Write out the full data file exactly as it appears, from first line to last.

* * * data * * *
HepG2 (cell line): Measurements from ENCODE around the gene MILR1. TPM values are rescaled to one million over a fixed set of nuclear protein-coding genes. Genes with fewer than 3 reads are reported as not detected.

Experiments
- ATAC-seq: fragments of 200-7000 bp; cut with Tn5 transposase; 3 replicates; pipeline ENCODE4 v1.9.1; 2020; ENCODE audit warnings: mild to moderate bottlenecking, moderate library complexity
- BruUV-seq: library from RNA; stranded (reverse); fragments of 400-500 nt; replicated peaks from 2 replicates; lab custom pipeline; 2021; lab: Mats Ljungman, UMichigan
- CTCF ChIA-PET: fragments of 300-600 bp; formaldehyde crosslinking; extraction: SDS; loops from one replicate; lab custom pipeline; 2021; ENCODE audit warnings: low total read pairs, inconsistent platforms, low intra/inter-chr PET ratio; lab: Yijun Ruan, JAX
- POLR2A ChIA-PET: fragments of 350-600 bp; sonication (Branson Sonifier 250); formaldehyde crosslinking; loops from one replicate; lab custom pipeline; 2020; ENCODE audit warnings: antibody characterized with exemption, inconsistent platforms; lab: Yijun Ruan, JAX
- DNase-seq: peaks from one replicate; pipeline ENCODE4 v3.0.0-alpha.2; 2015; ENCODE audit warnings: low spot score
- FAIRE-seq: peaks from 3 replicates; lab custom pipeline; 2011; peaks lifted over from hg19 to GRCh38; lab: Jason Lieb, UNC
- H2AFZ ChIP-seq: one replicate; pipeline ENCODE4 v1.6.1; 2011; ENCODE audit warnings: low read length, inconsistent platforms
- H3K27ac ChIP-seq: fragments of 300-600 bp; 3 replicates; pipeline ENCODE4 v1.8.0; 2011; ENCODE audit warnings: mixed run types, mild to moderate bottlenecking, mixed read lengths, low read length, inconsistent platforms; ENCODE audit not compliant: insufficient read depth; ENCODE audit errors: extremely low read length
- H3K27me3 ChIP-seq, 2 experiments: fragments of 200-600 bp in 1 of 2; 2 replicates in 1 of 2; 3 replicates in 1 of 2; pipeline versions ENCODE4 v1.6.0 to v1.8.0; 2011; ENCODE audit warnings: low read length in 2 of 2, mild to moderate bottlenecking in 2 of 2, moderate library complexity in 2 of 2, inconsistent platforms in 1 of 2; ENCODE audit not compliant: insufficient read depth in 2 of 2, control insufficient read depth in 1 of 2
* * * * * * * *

HepG2 (cell line): Measurements from ENCODE around the gene MILR1. TPM values are rescaled to one million over a fixed set of nuclear protein-coding genes. Genes with fewer than 3 reads are reported as not detected.

Experiments
- ATAC-seq: fragments of 200-7000 bp; cut with Tn5 transposase; 3 replicates; pipeline ENCODE4 v1.9.1; 2020; ENCODE audit warnings: mild to moderate bottlenecking, moderate library complexity
- BruUV-seq: library from RNA; stranded (reverse); fragments of 400-500 nt; replicated peaks from 2 replicates; lab custom pipeline; 2021; lab: Mats Ljungman, UMichigan
- CTCF ChIA-PET: fragments of 300-600 bp; formaldehyde crosslinking; extraction: SDS; loops from one replicate; lab custom pipeline; 2021; ENCODE audit warnings: low total read pairs, inconsistent platforms, low intra/inter-chr PET ratio; lab: Yijun Ruan, JAX
- POLR2A ChIA-PET: fragments of 350-600 bp; sonication (Branson Sonifier 250); formaldehyde crosslinking; loops from one replicate; lab custom pipeline; 2020; ENCODE audit warnings: antibody characterized with exemption, inconsistent platforms; lab: Yijun Ruan, JAX
- DNase-seq: peaks from one replicate; pipeline ENCODE4 v3.0.0-alpha.2; 2015; ENCODE audit warnings: low spot score
- FAIRE-seq: peaks from 3 replicates; lab custom pipeline; 2011; peaks lifted over from hg19 to GRCh38; lab: Jason Lieb, UNC
- H2AFZ ChIP-seq: one replicate; pipeline ENCODE4 v1.6.1; 2011; ENCODE audit warnings: low read length, inconsistent platforms
- H3K27ac ChIP-seq: fragments of 300-600 bp; 3 replicates; pipeline ENCODE4 v1.8.0; 2011; ENCODE audit warnings: mixed run types, mild to moderate bottlenecking, mixed read lengths, low read length, inconsistent platforms; ENCODE audit not compliant: insufficient read depth; ENCODE audit errors: extremely low read length
- H3K27me3 ChIP-seq, 2 experiments: fragments of 200-600 bp in 1 of 2; 2 replicates in 1 of 2; 3 replicates in 1 of 2; pipeline versions ENCODE4 v1.6.0 to v1.8.0; 2011; ENCODE audit warnings: low read length in 2 of 2, mild to moderate bottlenecking in 2 of 2, moderate library complexity in 2 of 2, inconsistent platforms in 1 of 2; ENCODE audit not compliant: insufficient read depth in 2 of 2, control insufficient read depth in 1 of 2